Advisers on cutting costs paid pounds 500,000 by health authority: MPs told of 'cavalier disregard' of procedures in awarding contracts to consultants

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The Independent Online
THREE consultants employed by the West Midlands Regional Health Authority to advise on cost-cutting received more than pounds 500,000 in fees, expenses and 'termination costs', the Commons Public Accounts Committee revealed yesterday.

The committee was told in February that the authority had spent pounds 4m on consultancy fees and other costs, including a year's expenses of pounds 350,000 that had helped to cover the rent of houses in London, the hire of aircraft and lavish entertainment.

But minutes of evidence published by the all-party committee yesterday explained that while the bulk of consultancy work had been carried out by a US firm called United Research Group, other consultants had been taken on to help review the authority's supplies division. Two worked for the Birmingham-based MMM Consultancy Group, and the third for P M Vignoles Associates.

The committee was told that MMM's Mike Winslow 'filled role of Supplies Chief Executive from March 1989 until contract terminated January 1992' and that in 1991-92 he was paid pounds 70,429 fees, pounds 3,700 expenses, and pounds 41,290 termination costs - 'all payments exclusive of VAT'.

Mike Hurt, also of MMM, 'filled role of Director of Information, Supplies, June 1990 - January 1992', and his final year's payments came to pounds 44,603 fees, pounds 1,680 expenses, and pounds 28,875 termination costs.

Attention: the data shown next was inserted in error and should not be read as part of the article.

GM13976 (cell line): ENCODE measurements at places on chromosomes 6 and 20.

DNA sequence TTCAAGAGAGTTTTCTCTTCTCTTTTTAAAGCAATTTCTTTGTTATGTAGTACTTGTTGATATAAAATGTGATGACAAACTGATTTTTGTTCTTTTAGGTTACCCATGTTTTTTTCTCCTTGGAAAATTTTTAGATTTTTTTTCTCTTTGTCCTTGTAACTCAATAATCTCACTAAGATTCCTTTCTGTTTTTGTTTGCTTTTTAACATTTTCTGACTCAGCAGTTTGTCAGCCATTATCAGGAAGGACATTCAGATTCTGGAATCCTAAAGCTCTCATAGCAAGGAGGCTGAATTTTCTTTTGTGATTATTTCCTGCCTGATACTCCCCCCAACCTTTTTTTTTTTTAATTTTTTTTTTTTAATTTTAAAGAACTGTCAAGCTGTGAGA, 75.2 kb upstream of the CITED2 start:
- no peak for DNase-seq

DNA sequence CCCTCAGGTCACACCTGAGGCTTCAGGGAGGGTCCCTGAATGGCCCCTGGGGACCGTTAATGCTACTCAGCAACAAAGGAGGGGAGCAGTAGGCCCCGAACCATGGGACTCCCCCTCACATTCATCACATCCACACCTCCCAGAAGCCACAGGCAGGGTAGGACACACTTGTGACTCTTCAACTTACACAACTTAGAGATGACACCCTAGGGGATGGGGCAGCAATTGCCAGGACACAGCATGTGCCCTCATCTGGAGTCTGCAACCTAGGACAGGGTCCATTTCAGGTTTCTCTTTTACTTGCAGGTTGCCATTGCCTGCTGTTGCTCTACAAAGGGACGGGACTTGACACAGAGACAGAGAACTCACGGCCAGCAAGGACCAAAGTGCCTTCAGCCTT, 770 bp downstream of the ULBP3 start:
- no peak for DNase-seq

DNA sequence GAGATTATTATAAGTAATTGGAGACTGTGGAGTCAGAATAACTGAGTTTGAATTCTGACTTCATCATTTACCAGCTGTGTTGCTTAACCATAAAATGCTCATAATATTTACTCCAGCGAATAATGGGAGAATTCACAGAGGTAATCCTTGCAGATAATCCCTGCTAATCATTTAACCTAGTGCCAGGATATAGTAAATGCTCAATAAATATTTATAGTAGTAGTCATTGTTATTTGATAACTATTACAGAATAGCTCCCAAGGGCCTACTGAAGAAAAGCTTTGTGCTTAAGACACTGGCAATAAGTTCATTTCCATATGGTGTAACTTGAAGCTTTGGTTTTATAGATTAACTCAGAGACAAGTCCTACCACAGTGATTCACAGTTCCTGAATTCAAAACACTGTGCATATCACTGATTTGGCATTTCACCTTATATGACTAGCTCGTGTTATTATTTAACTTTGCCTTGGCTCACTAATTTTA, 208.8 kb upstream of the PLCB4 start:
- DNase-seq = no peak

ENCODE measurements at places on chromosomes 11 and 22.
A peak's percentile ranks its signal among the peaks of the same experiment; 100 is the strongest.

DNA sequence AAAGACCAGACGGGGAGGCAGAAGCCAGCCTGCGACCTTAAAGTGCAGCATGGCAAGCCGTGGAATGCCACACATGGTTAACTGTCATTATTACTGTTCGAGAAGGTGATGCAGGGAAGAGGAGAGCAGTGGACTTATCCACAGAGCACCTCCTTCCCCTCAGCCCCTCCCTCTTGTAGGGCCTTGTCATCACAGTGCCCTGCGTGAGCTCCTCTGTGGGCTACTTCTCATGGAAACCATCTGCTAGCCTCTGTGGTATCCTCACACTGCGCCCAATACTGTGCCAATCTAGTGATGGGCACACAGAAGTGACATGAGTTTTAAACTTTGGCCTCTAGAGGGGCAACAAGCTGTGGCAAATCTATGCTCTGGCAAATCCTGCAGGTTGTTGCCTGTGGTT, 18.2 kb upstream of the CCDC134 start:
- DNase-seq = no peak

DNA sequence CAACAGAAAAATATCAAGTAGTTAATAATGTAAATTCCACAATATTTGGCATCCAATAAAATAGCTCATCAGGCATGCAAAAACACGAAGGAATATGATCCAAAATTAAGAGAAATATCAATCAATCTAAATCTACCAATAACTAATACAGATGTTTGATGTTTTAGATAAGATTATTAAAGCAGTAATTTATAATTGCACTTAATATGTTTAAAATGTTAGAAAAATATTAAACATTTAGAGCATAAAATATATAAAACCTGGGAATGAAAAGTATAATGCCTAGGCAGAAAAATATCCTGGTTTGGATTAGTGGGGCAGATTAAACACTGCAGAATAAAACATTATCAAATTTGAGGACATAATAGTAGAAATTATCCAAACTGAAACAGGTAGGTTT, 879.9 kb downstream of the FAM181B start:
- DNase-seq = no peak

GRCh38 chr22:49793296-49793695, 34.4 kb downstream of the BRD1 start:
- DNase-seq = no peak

Peter Gibbs, of P M Vignoles, was 'appointed Commercial Director of Supplies, 1 November 1990 - January 1992', and his 1991-92 costs were pounds 45,385 fees, pounds 5,580 expenses, and pounds 29,460 termination costs. Between March 1989 and January 1992, the three men cost the authority pounds 509,162.

The MPs were told that P M Vignoles Associates was 'not particularly known for work on supplies; no information about work for other HAs (health authorities)'.

But Chris Watney, the health authority's Director of Regionally Managed Services, and the official largely blamed for showing a 'cavalier disregard' for NHS procedures in agreeing the initial contract with URG, said that they 'had an impressive client list', including British Aerospace, Devonport Docks, Rolls Royce and Vickers.

The committee was told in February that the senior partner of a company called Vignoles, an executive search agency, was said to have had a 'close relationship' with Mr Watney. Vignoles was said to have introduced URG to Mr Watney.

Sir James Ackers, the former chairman of the RHA and a prominent local Conservative, resigned two years early in January over the pounds 4m loss on management consultancy contracts, but he was given a pounds 10,000 pay-off by Virginia Bottomley, the Secretary of State for Health.

Last year, the National Audit Office attacked the authority's decision to lend nearly pounds 1m to Financial Information Project, a company set up to market health-related computer software. The NAO said the loan was unlawful.

Chris Watney, the authority's former director of supplies, was criticised by the district auditor for entering into an 'improper and badly-managed' pounds 2.5m contract with the United Research Group.

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